Wednesday, 24 May 2017

Keys Marine Lab, Old Sweat Bay: Week 2

By: Kayli Morgan and Sarah Boullard

Our third stop on Monday, 05/22/2017, was Old Sweat Bay. Closer to the Atlantic we had clear and shallow water that opened into a canal for boats. When we went out it was partially cloudy with overlaying sunshine. The tide was going out, resulting in a strong westward current. We started snorkeling over the shallow bank and worked our way towards the canal.
            In our location we saw few hard corals, including Porites furcata, Cladocora arbuscula, Siderastrea radians, and Manicinia areolata. But the old corals that made the bottom of the bay was primarily dominated by macroalgae such as Avainvillea spp, Udotea spp, Caluerpa paspaloides, Caluerpa prolifera, Halimeda incrassata, Halimeda tuna, and few other green alga. Our location had clear water with high light attenuation which is why we saw more green algae opposed to red or brown algae, because green alga depend on the light to go through photosynthetic processes.
            We saw quite a few invertebrates such as Isostichopus badiontus, the three-rowed sea cucumber, Pagurus pollicaris, the flat claw hermit crab, Triplofusus gigantenus, the horse conch, Lobatus gigas, the queen conch, Menippe mercenaria, the Florida stone crab, and a species of special interest, Diadema antillarum, the long spine urchin. Diadema antillarum is almost always found on the Atlantic side, however we saw two large urchins at Sweat Bay, which is on the Gulf side. This species is ESA listed and there are current restoration projects underway to try and increase the urchin’s numbers and seeing this species on the Gulf side is a good indication that the restorations efforts are proving effective.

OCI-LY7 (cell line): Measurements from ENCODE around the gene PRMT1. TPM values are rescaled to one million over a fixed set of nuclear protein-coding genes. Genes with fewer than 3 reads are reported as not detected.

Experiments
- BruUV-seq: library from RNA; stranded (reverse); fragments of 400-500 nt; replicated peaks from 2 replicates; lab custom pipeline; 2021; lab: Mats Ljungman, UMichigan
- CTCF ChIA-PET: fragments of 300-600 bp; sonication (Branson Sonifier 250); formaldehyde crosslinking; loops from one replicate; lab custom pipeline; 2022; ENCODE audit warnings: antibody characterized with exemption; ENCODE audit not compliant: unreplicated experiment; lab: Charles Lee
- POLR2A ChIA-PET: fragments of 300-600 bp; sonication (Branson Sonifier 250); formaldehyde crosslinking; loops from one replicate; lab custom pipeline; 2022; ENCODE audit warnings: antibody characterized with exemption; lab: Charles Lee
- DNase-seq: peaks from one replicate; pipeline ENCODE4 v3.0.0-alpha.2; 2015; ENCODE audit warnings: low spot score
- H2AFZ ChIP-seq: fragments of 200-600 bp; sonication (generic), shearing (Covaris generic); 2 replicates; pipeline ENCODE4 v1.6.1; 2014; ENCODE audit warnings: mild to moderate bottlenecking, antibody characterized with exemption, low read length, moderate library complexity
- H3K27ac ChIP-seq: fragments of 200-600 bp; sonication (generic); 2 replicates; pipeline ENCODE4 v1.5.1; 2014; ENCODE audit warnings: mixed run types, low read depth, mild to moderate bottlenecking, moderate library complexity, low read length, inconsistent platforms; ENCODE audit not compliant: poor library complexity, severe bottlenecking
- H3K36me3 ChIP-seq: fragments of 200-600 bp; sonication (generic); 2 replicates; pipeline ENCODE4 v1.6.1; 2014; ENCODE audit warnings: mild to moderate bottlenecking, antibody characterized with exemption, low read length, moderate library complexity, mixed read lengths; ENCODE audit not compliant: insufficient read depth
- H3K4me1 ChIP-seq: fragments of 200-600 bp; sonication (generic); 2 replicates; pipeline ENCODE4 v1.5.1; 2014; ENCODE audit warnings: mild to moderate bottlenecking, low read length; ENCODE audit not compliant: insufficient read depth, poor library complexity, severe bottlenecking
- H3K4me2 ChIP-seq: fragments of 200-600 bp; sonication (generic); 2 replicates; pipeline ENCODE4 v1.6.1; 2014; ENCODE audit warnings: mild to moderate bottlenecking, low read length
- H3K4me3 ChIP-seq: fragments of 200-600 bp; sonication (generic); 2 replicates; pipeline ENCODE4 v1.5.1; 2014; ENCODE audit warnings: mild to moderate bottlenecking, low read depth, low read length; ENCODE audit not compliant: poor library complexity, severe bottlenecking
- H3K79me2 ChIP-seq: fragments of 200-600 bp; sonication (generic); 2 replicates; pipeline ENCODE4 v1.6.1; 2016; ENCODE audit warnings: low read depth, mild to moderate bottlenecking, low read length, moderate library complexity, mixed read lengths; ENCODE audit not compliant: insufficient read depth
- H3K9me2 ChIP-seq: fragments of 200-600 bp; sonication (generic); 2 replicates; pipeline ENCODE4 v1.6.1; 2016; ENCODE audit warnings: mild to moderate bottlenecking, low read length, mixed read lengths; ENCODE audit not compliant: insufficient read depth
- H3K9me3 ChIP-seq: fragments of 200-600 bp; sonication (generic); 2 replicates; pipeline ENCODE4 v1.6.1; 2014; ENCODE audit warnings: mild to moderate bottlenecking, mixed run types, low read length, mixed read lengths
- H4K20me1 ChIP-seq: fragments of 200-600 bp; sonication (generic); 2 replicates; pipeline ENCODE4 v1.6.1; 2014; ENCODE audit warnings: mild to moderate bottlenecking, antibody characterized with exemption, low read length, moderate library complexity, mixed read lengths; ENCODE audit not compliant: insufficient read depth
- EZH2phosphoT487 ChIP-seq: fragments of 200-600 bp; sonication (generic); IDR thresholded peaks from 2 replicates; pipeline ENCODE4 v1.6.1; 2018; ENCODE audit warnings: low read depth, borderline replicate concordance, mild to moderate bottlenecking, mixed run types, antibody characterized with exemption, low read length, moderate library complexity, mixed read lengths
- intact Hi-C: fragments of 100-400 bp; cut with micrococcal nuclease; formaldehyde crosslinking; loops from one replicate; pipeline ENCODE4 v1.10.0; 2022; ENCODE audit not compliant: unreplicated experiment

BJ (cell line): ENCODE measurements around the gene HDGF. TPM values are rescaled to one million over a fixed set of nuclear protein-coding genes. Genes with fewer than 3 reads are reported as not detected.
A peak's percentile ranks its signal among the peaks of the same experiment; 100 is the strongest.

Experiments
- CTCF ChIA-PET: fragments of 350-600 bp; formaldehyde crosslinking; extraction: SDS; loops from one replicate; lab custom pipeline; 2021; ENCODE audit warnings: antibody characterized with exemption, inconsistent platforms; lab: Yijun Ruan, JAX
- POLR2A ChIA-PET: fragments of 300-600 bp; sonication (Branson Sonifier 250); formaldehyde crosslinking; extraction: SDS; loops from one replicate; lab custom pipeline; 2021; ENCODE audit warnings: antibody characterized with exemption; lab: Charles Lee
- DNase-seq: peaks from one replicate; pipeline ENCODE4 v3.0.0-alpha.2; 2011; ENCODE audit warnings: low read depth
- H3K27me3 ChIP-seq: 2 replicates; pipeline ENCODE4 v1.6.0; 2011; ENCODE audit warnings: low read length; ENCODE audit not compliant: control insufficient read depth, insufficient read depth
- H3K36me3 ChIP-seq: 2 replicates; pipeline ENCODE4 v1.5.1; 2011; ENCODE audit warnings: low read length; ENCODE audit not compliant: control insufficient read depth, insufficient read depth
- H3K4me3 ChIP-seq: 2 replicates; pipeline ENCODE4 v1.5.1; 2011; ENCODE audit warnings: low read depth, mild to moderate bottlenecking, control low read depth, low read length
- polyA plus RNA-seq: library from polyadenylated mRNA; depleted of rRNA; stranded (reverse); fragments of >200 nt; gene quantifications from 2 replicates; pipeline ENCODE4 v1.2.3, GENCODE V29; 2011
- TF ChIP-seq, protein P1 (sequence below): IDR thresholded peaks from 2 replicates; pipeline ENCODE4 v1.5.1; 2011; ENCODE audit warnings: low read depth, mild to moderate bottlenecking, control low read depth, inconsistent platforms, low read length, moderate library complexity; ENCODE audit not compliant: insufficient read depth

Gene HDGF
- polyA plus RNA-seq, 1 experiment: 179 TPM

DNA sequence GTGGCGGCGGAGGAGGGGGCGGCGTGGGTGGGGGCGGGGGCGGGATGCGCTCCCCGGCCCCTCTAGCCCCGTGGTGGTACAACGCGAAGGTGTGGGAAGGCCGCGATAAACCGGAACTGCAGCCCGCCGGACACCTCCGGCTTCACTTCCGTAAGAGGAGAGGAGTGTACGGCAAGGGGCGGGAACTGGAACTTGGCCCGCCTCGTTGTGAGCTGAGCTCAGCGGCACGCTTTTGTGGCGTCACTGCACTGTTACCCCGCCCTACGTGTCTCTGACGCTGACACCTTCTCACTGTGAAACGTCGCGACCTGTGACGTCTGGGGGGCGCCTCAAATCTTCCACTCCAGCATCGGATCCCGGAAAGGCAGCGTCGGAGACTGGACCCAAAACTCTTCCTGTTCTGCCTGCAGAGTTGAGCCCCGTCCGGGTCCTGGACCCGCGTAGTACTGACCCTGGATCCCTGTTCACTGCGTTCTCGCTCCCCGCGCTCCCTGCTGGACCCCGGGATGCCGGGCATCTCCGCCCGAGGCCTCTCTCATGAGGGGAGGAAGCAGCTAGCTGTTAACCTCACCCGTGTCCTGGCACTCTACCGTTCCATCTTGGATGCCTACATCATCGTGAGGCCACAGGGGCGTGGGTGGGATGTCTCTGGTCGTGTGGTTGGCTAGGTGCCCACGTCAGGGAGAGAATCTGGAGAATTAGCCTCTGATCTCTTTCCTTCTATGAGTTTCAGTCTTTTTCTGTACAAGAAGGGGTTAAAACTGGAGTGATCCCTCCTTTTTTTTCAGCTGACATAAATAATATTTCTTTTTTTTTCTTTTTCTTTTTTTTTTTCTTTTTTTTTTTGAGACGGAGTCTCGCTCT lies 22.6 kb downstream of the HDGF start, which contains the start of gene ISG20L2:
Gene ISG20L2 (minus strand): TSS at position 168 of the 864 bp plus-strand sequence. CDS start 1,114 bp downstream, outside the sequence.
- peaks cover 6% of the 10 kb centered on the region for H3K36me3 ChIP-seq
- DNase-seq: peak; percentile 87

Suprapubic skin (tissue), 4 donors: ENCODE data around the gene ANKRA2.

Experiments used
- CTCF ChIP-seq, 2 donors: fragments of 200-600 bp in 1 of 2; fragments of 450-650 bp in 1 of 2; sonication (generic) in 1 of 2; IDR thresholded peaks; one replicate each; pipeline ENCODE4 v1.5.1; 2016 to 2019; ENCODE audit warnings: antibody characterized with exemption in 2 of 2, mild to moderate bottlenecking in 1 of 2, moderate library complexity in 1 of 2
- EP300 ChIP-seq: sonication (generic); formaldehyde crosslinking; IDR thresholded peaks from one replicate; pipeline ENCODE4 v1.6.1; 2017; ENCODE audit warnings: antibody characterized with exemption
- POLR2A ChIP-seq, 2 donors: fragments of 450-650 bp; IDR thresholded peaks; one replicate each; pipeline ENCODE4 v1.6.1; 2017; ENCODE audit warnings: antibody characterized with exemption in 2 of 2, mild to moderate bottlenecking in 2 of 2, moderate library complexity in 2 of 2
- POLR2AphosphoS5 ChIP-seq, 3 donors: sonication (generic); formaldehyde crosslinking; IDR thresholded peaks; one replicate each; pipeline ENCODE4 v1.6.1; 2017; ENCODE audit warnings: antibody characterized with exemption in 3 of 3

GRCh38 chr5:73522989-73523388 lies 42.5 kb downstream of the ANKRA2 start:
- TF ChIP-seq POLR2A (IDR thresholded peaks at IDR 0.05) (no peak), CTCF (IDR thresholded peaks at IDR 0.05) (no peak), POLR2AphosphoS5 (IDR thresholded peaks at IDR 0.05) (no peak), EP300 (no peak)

Diadema antillarum, the long spine urchin
 Isostichopus badiontus, the three-rowed sea cucumber
            We did see a loss of both coral and algae abundance as we neared the canal. This is probably a result of the continual dredging efforts needed to keep this
channel navigable by boat. We saw more soft corals and algae that moved with the currents.

Species List
Porites furcata
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Cladocora arbuscula
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Siderastrea radians
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Manicinia areolata
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 Avainvillea spp
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Udotea spp
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Caluerpa paspaloides
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Caluerpa prolifera
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Halimeda incrassata
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Halimeda tuna
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Rhipocephalus spp
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Crustose spp
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Thalassia testudinum
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Thalassia hemprichii
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Halodule wrightii
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Syringodium isoetifolium
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Spheciospongia vesparium
Loggerhead sponge
Isostichopus badiontus
The three-rowed sea cucumber
Pagurus pollicaris
The flat claw hermit crab
Triplofusus gigantenus
The horse conch
Lobatus gigas
The queen conch
Menippe mercenaria
The Florida stone crab
Diadema antillarum
The long spine urchin
Pareques acuminatus
High-hat
Sphoeroides spengleri
Ban tail puffer
Serrauns tabacarius
Tobacco fish
Halichoeres bivittatus
Slippery dick
Coryphopterus glaucofraenum
Bridled goby
Aetobatus harinari
Spotted eagle ray


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